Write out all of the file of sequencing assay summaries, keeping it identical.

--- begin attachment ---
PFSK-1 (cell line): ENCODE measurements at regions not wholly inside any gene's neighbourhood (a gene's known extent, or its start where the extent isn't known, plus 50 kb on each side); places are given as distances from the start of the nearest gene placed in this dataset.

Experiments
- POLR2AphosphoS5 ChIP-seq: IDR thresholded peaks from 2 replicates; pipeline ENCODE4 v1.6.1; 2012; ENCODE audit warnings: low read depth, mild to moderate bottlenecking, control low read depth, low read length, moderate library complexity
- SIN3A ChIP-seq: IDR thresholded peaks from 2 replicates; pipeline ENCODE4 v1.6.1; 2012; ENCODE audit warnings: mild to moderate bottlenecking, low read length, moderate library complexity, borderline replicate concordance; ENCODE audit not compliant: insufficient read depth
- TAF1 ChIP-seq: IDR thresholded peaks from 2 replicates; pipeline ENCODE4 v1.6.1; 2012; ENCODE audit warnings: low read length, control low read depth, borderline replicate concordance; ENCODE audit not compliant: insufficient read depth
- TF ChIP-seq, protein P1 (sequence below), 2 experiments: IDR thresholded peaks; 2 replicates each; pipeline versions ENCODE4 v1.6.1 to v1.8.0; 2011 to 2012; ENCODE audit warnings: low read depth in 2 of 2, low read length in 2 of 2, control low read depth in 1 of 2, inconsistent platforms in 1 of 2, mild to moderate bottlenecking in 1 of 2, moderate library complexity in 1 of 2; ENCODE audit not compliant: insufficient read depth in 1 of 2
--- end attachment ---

PFSK-1 (cell line): ENCODE measurements at regions not wholly inside any gene's neighbourhood (a gene's known extent, or its start where the extent isn't known, plus 50 kb on each side); places are given as distances from the start of the nearest gene placed in this dataset.

Experiments
- POLR2AphosphoS5 ChIP-seq: IDR thresholded peaks from 2 replicates; pipeline ENCODE4 v1.6.1; 2012; ENCODE audit warnings: low read depth, mild to moderate bottlenecking, control low read depth, low read length, moderate library complexity
- SIN3A ChIP-seq: IDR thresholded peaks from 2 replicates; pipeline ENCODE4 v1.6.1; 2012; ENCODE audit warnings: mild to moderate bottlenecking, low read length, moderate library complexity, borderline replicate concordance; ENCODE audit not compliant: insufficient read depth
- TAF1 ChIP-seq: IDR thresholded peaks from 2 replicates; pipeline ENCODE4 v1.6.1; 2012; ENCODE audit warnings: low read length, control low read depth, borderline replicate concordance; ENCODE audit not compliant: insufficient read depth
- TF ChIP-seq, protein P1 (sequence below), 2 experiments: IDR thresholded peaks; 2 replicates each; pipeline versions ENCODE4 v1.6.1 to v1.8.0; 2011 to 2012; ENCODE audit warnings: low read depth in 2 of 2, low read length in 2 of 2, control low read depth in 1 of 2, inconsistent platforms in 1 of 2, mild to moderate bottlenecking in 1 of 2, moderate library complexity in 1 of 2; ENCODE audit not compliant: insufficient read depth in 1 of 2